The accounting information is absolutely important. Suppliers want to be paid for loads they shipped. They like to be paid in a timely manner, so they need to understand who to talk to in the receivables department and to establish net terms, etc.

We are always concerned about safety. Our mill customers, the suppliers, and unfortunately, a lot of us here do know about tragedies that have happened in the industry. Safety [and] loading diagrams are always important. A supplier certainly needs to understand those documents; they don't want to do everything right on processing, do everything right on testing, meet the customer specs and then have a miscommunication on how to load a truck and find that the load has been rejected by the mill. Such documents can easily be transmitted across the Internet.

We do a lot of teaching over the Internet. Recently, I taught a class to some government agencies and the like. We enjoy sending information that people understand. I'm going to use a grade of office pack as an example. If we're buying PSI grade 37, sorted office pack, it may not be the total mill requirement in that published specification. A particular mill may want zero plastic windowed envelopes. That's a pretty tall order on an office pack grade. They may want a lesser content of groundwood then a PSI standard. They may also ask for a minimum quality of white ledger. We certainly have mills that will take 100 percent colored, but some can't. So, communicating what that spec is is critical. I don't like to have loads rejected because we didn't communicate our mill customers' needs.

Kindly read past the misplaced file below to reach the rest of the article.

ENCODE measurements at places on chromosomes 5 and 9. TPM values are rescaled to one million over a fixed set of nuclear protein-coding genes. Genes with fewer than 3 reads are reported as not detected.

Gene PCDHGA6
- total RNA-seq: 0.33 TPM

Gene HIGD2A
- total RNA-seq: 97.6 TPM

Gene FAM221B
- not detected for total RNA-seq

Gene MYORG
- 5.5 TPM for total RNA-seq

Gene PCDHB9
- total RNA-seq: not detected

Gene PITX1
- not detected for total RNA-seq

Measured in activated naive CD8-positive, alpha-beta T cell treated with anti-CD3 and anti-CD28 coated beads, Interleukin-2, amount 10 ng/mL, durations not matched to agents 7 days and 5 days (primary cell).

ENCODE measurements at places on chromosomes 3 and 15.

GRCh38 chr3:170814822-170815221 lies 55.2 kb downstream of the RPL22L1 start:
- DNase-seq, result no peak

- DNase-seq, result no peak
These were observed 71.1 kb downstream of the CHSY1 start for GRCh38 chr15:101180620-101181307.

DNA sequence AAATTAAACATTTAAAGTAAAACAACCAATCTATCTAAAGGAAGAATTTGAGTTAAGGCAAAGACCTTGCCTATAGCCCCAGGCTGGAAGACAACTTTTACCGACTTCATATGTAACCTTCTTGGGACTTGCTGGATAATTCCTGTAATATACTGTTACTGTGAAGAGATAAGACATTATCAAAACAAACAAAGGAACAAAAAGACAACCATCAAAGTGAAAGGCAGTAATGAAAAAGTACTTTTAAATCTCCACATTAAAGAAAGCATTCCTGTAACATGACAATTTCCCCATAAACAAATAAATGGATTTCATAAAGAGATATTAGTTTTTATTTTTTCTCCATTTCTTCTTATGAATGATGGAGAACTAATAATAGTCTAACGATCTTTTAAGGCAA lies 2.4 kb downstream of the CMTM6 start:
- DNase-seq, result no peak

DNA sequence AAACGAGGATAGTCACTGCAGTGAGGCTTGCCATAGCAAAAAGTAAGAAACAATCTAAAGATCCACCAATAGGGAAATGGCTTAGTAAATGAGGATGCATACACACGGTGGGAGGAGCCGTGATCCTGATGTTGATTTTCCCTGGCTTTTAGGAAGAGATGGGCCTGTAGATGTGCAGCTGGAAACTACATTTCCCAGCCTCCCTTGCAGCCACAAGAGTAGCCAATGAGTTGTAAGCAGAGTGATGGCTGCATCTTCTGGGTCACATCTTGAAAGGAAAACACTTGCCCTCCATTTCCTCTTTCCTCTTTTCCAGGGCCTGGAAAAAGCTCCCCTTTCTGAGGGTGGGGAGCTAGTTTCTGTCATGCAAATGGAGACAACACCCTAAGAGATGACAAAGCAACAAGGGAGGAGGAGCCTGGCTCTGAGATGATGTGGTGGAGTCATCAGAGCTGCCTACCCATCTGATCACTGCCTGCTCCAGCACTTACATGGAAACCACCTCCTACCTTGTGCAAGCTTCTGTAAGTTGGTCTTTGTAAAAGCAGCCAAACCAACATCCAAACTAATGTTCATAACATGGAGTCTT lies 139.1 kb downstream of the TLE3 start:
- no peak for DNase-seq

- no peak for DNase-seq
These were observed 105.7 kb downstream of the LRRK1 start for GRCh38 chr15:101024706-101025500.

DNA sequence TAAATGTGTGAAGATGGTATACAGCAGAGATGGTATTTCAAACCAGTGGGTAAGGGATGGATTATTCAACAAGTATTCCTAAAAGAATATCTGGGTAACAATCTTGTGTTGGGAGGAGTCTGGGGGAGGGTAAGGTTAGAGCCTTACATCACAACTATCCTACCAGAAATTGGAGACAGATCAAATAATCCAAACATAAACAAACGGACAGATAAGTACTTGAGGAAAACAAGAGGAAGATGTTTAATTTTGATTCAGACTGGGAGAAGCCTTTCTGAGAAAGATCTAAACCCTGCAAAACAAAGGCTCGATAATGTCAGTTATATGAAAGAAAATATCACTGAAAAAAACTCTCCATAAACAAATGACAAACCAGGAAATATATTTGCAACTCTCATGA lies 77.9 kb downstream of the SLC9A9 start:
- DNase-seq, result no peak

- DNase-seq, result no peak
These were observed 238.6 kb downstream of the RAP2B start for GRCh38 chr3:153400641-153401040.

There are also requirements on office pack for shredded content. If anyone here is exporting, you know a typical question is, "Does your office pack have shredded material?" The moment you say 100 percent, they say "maximum 20." We try to communicate that in a category called "additional mill requirements." It's easy to transmit. Within minutes it's on your computer [and] you see what the customer is asking for. A picture is worth a thousand words in many cases.

A customer will always want to know that a supplier has been visited or has received samples so that they can do lab evaluation.